YORK, Pa. – Hake’s Americana will conclude its stellar 50th year with a Nov. 14-16 auction of extremely rare comic books, original comic art, political items, concert posters, Disney and sports memorabilia. Accordingly, the centerpiece of the sale is the 100% AFA-grade Russell Branton Star Wars collection. Branton’s extraordinary assemblage of vintage Star Wars rarities rates as the finest in the hobby. It will be in the auction spotlight during the Nov. 16 session.
As is the tradition at Hake’s, the auction will open with early American political memorabilia. A 1920 “Americanize America Vote For Cox And Roosevelt” jugate button is the section’s headliner. It is considered the most iconic and desired button in the world of political campaign material. Its rarity is like that of the Honus Wagner T206 tobacco card or Action Comics #1. High-grade examples of this button seldom appear at auction. The one in Hake’s sale may reach $35,000-$50,000.
Eyes on 1860 Flag
Meanwhile, a superb 1860 Stephen A. Douglas/Herschel V. Johnson portrait flag of red, white and blue glazed cotton is also on offer. It is among the legendary small selection of political flags on the backing of a quilt. It is one of perhaps eight to exist. Two other examples reside in the collections of the Smithsonian Institute and the National Museum of American History. A vibrantly hued and historically important survivor, it is estimated at $20,000-$35,000.
In addition, coming to auction is a top baseball prize in a real-photo postcard depicting the Negro League Homestead Grays of 1930. It is one of only two known examples. It represents the first of three consecutive years in which Harrison Studio (Hot Springs, Ark.) issued such cards. Estimate: $20,000-$20,000
From December 1953, a copy of Playboy #1 with Marilyn Monroe featured on the cover and as the inside centerfold is CGC graded 8.5. The auction estimate on this rare and iconic issue is $20,000-$35,000.
A Japanese-made Mickey and Minnie Mouse Driving Donald Duck celluloid wind-up toy will come up for bid. Accompanying the 1930s toy is a colorful pictorial box that Hake’s experts have never seen before. Estimate: $5,000-$10,000
Comic Book Legends Represent
The star of the comic book category is a CGC 7.5 VF issue of Marvel’s Amazing Fantasy #15
(August 1962). This sought-after Silver Age comic introduces The Amazing Spider-Man (Peter Parker) and is the first to show him on the cover. Furthermore, any collector waiting for a high-grade copy of this important issue to turn up at auction would be hard pressed to find a nicer example. Estimate: $100,000+
Furthermore, the auction contains three great original artworks by legendary comic book artist Jack “King” Kirby. His pencil-and-ink art for Page 8 of the Sept. 1962 issue of Marvel’s Incredible Hulk features eight fantastic Space Age panels and may be the earliest known Hulk art by Kirby in existence. Estimate: $10,000-$20,000.
Moreover, his 7-panel rendering of the Human Torch and the Fantastic Four was created for the story “The Sorcerer And Pandora’s Box” in Marvel’s Strange Tales #109 (June 1963) and is estimated at $10,000-$20,000. Kirby’s 6-panel comic book page original art for Marvel’s Thor #174 (March 1970) could reach the $5,000-$10,000 range.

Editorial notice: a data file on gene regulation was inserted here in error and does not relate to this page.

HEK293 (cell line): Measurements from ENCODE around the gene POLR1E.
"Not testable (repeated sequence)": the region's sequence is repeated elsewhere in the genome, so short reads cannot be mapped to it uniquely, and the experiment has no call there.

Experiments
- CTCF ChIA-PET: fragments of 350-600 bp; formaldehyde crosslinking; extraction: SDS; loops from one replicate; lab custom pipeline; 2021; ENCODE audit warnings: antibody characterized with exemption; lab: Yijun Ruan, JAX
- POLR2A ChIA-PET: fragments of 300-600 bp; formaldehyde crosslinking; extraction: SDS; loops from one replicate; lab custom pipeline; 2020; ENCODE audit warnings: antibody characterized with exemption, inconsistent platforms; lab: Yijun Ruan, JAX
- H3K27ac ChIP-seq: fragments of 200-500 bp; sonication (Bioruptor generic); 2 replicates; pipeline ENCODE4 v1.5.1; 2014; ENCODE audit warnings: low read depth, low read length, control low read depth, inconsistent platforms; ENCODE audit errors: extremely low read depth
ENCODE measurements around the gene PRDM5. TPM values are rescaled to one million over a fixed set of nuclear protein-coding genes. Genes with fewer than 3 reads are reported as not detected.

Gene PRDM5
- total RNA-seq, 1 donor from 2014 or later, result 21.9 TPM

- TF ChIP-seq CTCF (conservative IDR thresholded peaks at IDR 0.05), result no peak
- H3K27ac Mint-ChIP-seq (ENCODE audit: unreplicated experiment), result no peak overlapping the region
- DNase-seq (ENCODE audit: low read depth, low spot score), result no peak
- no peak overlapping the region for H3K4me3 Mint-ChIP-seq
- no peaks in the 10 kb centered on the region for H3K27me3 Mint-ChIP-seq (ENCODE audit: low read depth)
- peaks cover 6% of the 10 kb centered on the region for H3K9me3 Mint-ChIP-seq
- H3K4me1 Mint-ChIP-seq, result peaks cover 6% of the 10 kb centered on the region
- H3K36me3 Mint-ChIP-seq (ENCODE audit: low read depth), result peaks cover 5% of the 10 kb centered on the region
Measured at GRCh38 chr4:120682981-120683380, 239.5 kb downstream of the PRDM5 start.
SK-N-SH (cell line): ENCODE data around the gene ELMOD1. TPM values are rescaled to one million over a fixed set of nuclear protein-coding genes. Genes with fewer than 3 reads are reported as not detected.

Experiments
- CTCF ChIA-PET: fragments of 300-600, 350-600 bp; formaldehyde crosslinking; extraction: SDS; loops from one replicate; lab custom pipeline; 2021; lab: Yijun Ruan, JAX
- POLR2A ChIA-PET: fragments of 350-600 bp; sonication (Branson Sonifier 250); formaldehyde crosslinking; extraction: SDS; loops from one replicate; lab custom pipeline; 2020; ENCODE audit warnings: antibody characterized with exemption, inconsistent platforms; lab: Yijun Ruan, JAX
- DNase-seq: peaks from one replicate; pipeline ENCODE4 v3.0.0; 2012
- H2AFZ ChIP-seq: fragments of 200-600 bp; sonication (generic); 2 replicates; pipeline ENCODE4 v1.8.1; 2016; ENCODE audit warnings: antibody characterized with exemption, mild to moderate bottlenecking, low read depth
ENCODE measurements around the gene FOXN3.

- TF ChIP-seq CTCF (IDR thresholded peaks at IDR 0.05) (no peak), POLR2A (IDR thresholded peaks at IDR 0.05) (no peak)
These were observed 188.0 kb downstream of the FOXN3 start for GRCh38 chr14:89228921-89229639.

Appeal of Comic Book Art
Similarly, a sensational entry, John Byrne’s original comic book cover art for Marvel’s Fantastic Four #289 (April 1986) is an active scene featuring Human Torch in flames, amid wreckage. Plus, he’s surrounding Mister Fantastic, Invisible Woman, and Hulk’s cousin She-Hulk, who was standing in for The Thing. Furthermore, not only is it an artistic treasure, it contain annotations in the margins with desirable artist’s instructions and Byrne’s signature in the UPC box.
“Bidders may be shocked to find that the opening bid is only $100, but the consignor is confident that its true market value will be determined by collectors,” Winter said. Estimate: $20,000-$35,000
Additionally, another lot of note is Daniel Clowes’ original comic book cover art for Urban Legends #1 (Dark Horse, June 1993), which starkly depicts a bug-eyed man about to bite into a batter-fried rat. With his offbeat approach to humor, Clowes enjoys a cult following that may compare to Robert Crumb. His original art is popular, especially those appearing on covers. Consequently, this one, by Clowes, carries an estimate of $20,000 to $35,000.
Also, experts view the extraordinary Russell Branton Star Wars collection is among the crème de la crème of its class. Co-owner of Toy & Comic Heaven and top Star Wars expert James Gallo has described it as “the very best quality vintage Star Wars collection ever to be offered for public sale,” noting that it includes “high-grade carded figures as well as sealed vehicles and playsets.” Additionally, the collection’s contents are 100% graded.
History-Making Star Wars Collection
“This auction is uncharted territory for the hobby. While graded action figures have been around for several years, many of the extremely rare examples in Branton’s collection have never before appeared at auction with the distinction of AFA grading,” said Alex Winter, president of Hake’s Americana.
In addition, from the day he began collecting in 2003, Branton has always focused on condition. “I wouldn’t buy anything that had a low grade. That’s why it took me 10 years to complete my collection,” he said.
Finally, this leads to the reason why Branton has chosen to sell: he has reached his goal of acquiring every original-trilogy character from Kenner’s 1977-1986 production line. And all possess AFA grading.
For more information, visit www.hakes.com.